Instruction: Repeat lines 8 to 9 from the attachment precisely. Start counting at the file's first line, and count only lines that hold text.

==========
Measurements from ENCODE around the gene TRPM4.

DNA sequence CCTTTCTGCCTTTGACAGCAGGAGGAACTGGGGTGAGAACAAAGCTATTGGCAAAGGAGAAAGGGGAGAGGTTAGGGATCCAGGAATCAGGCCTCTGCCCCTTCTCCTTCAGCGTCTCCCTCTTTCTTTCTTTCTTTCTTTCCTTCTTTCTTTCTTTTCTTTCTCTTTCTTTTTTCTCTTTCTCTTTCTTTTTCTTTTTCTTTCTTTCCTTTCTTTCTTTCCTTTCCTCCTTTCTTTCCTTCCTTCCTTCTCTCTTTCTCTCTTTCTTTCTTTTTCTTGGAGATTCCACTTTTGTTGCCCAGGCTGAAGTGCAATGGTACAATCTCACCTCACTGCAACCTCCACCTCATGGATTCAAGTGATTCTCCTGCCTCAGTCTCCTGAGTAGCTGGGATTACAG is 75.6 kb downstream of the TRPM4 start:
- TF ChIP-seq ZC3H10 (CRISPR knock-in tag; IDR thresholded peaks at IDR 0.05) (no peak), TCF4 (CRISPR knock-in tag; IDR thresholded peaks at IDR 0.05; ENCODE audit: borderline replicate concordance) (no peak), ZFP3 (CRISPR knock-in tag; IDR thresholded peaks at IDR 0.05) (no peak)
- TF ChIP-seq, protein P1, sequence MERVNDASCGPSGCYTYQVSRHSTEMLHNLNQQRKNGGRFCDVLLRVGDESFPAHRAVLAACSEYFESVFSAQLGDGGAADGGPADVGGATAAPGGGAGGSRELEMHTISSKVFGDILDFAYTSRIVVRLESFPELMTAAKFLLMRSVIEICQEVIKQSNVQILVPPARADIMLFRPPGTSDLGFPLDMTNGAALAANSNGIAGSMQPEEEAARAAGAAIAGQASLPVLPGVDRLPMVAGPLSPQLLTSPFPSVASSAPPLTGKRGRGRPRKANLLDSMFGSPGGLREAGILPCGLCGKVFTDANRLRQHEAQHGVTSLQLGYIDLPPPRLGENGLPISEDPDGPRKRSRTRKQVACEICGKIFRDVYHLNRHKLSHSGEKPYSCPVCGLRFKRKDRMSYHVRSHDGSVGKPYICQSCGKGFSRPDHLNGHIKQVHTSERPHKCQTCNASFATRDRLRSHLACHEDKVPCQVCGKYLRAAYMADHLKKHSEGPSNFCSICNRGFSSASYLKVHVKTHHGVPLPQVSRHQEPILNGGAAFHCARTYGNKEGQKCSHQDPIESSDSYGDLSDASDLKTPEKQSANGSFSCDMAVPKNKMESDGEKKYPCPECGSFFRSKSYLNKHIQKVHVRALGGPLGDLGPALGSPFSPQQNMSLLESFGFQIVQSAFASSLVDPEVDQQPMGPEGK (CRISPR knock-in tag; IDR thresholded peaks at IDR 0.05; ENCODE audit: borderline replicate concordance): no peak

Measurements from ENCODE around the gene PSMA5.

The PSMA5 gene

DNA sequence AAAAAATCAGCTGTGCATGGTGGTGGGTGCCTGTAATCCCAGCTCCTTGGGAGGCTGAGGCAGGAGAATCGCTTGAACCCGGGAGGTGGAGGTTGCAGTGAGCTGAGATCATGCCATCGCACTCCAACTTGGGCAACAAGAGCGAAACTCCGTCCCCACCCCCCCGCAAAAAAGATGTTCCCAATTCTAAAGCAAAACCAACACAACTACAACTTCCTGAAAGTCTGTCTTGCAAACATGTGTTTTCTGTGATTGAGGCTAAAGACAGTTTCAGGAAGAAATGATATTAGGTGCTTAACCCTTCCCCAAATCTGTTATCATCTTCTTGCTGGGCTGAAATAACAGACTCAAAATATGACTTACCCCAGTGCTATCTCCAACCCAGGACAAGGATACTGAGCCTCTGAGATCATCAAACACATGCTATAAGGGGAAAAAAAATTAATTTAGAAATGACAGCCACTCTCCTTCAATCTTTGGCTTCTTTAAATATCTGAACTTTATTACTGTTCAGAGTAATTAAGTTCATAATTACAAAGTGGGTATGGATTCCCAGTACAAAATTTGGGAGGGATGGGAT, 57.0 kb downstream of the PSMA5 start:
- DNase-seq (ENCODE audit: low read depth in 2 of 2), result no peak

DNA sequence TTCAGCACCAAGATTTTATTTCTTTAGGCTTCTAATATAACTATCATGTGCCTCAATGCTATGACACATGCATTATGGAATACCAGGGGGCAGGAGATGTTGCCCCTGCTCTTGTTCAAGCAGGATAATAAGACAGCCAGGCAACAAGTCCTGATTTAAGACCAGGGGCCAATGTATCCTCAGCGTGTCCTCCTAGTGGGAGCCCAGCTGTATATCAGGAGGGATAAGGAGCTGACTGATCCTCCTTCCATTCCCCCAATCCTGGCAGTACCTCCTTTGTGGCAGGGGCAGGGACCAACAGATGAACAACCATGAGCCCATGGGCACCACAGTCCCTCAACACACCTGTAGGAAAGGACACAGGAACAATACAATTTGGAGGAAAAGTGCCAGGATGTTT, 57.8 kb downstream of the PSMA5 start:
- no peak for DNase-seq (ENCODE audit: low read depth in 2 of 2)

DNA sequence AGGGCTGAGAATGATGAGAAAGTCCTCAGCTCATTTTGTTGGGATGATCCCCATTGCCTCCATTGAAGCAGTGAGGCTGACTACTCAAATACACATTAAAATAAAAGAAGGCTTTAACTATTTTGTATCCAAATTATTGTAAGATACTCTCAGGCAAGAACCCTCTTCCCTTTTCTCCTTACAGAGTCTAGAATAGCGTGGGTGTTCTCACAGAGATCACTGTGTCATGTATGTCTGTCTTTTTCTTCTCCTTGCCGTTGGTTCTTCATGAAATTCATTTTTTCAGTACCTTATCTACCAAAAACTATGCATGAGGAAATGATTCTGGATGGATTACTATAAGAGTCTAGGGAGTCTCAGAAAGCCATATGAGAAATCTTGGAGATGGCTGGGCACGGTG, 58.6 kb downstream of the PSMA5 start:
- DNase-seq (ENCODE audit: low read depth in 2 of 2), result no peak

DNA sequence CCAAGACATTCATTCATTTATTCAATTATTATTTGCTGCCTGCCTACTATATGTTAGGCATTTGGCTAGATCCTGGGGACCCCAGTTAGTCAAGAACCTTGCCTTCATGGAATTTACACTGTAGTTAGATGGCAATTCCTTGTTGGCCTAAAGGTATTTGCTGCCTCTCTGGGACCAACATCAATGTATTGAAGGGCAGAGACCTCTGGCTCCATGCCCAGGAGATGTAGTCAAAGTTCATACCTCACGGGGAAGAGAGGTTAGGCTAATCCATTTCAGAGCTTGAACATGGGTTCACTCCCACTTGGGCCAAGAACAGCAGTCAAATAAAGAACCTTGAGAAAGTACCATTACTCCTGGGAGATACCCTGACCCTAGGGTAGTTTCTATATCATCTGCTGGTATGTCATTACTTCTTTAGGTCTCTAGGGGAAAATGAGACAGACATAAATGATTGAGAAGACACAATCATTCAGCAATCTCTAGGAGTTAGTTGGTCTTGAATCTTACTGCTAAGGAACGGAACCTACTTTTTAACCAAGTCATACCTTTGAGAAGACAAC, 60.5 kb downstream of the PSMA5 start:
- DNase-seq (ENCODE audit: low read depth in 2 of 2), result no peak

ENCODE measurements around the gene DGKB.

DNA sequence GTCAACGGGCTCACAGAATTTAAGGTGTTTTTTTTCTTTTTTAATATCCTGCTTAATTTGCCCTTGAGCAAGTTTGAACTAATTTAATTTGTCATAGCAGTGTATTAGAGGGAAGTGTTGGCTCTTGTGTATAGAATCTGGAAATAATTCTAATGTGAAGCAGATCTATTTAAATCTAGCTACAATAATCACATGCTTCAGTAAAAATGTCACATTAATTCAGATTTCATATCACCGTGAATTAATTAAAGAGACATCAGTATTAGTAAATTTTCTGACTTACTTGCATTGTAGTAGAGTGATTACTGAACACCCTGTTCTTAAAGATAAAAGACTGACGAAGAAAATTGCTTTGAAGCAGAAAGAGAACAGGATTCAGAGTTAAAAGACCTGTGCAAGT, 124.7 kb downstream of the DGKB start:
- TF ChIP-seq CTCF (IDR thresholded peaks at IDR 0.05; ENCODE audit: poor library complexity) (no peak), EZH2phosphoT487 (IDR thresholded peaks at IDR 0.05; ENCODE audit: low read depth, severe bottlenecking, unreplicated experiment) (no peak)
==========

- DNase-seq (ENCODE audit: low read depth in 2 of 2), result no peak

DNA sequence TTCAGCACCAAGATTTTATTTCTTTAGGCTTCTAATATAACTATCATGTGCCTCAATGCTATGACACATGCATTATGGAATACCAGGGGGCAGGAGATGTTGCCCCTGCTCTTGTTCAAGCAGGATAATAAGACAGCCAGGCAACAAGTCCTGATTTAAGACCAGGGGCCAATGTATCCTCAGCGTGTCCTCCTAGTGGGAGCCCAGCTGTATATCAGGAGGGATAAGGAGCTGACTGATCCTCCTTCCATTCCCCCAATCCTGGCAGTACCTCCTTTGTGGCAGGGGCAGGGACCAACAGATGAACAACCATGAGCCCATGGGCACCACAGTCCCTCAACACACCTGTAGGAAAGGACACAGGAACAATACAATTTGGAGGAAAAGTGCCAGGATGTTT, 57.8 kb downstream of the PSMA5 start: